It is a testament to the design skills of our architects, engineers, and contractors, that the pod appears so simple and delicate, and that each pod sector fits together perfectly. To achieve this degree of sophisticated simplicity is in truth hugely complex.
David Marks (British Airways i360’s chairman and architect) and John Roberts (BA i360’s chief engineer) explain:
The pod design
“From the outset, we wanted the pod to have a clear, open space so that up to 200 people would have the freedom to move around and enjoy unimpeded 360 degree views in all directions. Having successfully worked with Poma to create the 32 London Eye capsules, it made complete sense to bring them in to realise the pod design. Ten times bigger than a single London Eye capsule, and 18 metres in diameter, the design of the i360 pod is based on an ‘oblate ellipsoid’. In geometrical terms this means a 3d shape created by revolving an ellipse 360 degrees about its minor axis (with a cylindrical core removed to allow the tower to pass through). In layman’s terms this means a shape a bit like a ‘smartie’, but with a vertical hole through the centre.
“With up to 200 people free to move around inside the pod on each ride or ‘flight’, this meant the team not only had to consider how to manage the weight to keep the pod stable as it runs up the 162m tower, they also had to think how to manage humidity and temperature, bring electricity into a moving structure and integrate the communications, sound and lighting systems into the design of the pod, whist keeping the design as visually light and free from clutter as possible.”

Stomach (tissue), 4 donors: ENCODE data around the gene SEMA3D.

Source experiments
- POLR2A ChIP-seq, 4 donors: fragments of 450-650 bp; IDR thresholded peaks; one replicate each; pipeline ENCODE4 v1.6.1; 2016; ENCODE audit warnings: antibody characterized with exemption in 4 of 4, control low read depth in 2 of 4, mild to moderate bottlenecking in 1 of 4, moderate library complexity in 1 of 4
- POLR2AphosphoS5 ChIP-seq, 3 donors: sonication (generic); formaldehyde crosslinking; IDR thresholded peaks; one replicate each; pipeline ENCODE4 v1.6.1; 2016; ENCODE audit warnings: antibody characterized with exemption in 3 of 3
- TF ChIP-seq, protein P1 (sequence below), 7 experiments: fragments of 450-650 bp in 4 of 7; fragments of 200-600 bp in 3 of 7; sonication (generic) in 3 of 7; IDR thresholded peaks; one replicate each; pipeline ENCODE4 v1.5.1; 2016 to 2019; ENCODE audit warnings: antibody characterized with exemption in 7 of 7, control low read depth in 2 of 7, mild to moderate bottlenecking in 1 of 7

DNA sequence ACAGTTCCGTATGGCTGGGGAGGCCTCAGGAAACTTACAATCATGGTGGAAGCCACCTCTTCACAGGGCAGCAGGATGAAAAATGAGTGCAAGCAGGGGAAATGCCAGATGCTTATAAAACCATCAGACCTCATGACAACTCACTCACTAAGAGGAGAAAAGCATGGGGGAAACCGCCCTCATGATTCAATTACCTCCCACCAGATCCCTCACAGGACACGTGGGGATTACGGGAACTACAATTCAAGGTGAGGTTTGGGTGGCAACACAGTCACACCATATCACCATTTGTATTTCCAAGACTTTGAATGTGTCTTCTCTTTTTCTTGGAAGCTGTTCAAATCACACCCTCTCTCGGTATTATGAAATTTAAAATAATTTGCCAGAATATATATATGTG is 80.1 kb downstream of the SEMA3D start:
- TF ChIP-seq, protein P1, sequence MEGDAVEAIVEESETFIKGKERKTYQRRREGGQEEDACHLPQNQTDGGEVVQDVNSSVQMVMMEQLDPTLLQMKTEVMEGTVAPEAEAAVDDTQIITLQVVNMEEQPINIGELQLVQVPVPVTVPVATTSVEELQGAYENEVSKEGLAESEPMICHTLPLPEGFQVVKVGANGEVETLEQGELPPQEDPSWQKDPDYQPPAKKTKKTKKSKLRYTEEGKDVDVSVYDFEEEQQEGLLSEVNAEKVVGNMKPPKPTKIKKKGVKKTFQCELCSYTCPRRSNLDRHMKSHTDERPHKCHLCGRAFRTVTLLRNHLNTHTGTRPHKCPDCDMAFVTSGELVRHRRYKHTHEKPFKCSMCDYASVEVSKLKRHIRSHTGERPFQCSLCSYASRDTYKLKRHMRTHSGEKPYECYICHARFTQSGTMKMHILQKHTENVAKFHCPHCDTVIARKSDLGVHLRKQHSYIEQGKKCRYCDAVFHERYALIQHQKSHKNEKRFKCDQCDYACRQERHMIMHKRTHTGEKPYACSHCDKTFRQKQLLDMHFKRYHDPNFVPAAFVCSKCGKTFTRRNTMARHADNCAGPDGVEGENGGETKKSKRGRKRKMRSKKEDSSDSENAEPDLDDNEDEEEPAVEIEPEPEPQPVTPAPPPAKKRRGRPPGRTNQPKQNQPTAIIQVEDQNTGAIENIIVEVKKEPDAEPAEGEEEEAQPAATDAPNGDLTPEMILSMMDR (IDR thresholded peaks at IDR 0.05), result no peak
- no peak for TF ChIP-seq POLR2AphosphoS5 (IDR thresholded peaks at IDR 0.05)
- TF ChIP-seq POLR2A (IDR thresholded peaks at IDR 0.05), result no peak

“The pod is supported on a red-painted chassis which will be hauled up and down the tower on 4 pairs of steel ropes. These ropes run up the outside of the tower in the 4 vertical ‘slots’ in the tower cladding, and then run over bull wheels near the top of the tower and are attached to a counterweight inside the tower. To lift the pod, a winch in the basement pulls the counterweight down. To lower the pod, the winch slowly releases the counterweight back up inside the tower.
The floor sectors were installed first, supported on temporary rods or hangars. The floor sectors of the pod are supported by 48 trusses, one either side of each sector, which are bolted together and cantilevered from the chassis to support the floor. The temporary hangars were removed once all of the sectors were adjusted to be perfectly level and then bolted together.”
“A close up look of the chassis reveals 4 masts with a small ring beam at the top and a large ring beam at the bottom. The bottom ring beam supports 24 cantilevered pie-shaped floor sectors of the pod, and the upper ring beam supports 24 glazed superstructure pie-shaped sectors of the pod. The cables connecting to the counterweight inside the tower are attached to the 4 mast sections of the counterweight which also integrates spring-loaded guiding wheels running on the tower, so the pod and chassis travels up and down smoothly on the surface of the tower.